Corvin Castle

Corvin Castle, also known as Hunyadi Castle, is one of the most spectacular medieval castles in Transylvania. Built in the 15th century, Corvin Castle looms over the town Hunedoara built by Ioan of Hunedoara, one of Transylvania’s greatest rulers. Corvin Castle has quite a long history. In fact, its location was chosen because it was the site of an old Roman camp and while the building began in the 1400s, it would continue into the 17th century. A castle this old is bound to have some haunting stories surrounding it and is even said to have inspired Castle Dracula.

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The castle was built not only to be a beautiful and powerful reminder of Ioan and his family legacy but also s a strategic defense in case the religion was ever seriously attacked. The castle itself boosts an impressive 42 chambers and can be accessed by two bridges supported on four massive piers.

Being such a strong defense it is unsurprising that the castle hosted some f the most devious lawbreakers and criminals of Romania. One of these prisoners, allegedly, was Vlad the Impaler. It is said he was locked away in the dungeon for years and was completely isolated and driven insane. Today, the dungeon Vlad allegedly stayed in is open to visitors.

And what would a medieval castle with an impressive dungeon be without a torture chamber? Corvin’s torture chamber included several infamous, gruesome instruments used to completely destroy those who visited this horrible room against their will. There was also a bear pit, where prisoners would be thrown in alive to be devoured by the creatures.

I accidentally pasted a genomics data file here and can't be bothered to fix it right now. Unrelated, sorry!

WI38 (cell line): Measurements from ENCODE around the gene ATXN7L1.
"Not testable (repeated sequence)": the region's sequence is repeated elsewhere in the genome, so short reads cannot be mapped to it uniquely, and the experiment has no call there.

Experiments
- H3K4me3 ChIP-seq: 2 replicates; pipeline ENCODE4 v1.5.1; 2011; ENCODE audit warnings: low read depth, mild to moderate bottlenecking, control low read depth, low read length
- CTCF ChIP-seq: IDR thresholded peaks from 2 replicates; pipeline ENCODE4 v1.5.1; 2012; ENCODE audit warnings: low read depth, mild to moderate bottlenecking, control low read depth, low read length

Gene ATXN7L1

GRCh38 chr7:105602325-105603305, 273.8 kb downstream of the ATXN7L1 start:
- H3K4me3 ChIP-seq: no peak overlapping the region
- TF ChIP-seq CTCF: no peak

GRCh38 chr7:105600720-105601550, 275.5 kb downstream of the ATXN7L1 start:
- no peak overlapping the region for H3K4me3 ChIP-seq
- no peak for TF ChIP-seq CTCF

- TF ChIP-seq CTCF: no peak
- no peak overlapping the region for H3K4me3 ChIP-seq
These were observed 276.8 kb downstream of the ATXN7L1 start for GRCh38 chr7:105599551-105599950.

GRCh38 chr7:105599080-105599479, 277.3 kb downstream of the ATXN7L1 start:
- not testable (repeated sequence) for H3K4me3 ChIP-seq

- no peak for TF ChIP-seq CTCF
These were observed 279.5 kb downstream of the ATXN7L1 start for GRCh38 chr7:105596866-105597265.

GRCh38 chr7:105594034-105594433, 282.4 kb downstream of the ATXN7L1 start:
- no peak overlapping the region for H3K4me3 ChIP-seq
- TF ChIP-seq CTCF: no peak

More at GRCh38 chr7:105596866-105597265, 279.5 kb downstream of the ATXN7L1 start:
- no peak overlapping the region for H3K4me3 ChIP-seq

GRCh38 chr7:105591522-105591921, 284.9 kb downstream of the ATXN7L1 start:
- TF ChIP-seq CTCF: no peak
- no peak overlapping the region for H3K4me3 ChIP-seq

One of the other infamous prisoner stories is that of the three Turkish men who dug an impressive well that remains to this day. Ioan had promised these prisoners that if they dug enough and found water they would be set free. They dug and dug for ten grueling years and finally hit water. Grateful that their sentence was served the men were eager to tell Ioan and secure their freedom. Tragically, Ioan essentially laughed in their faces and kept them as prisoners until their death. One of the prisoners wrote the message “You now have water, but you don’t have a soul” on the side of the wall and some say the castle, still new(ish) at this point, was cursed forever because of this injustice.

To this day the many ghosts throughout the centuries seem to inundate the castle. The castle is often plagued by ghostly silhouettes that appear in photographs. Additionally, the castle has been susceptible to bouts of poltergeist activity that is particularly violent. This is usually blamed on the tortured souls that perished within the castle walls.

There is also a story that a group of tourists bribed castle guards to remain in the castle overnight, which none had done for some time. However, when the guards went to open the castle the next day and secretly let out the overnight guests they appeared bruised, beaten, and clearly shaken. It was said they were hunted and haunted by an angry ghost that had tortured them with noises, beatings, and terrifying premonitions.

Another slightly less violent ghost is the ghost monk that haunts the Capistrano Tower. It was rumored this monk met his death and his eternal haunting place when he was spying on a nobleman in the Council Room. He was punished for spying and put to death. Rumor has it his final resting place was within the very walls of where he was spying, the Capistrano Tower, where he was bricked up and slowly died. Many claim to see this ghostly figure, listening and spying on them. It is also common for people to feel as if they are being watched in this part of the castle.

The image for this blog is by Giuseppe Milo and liscensed under CC by 3.0.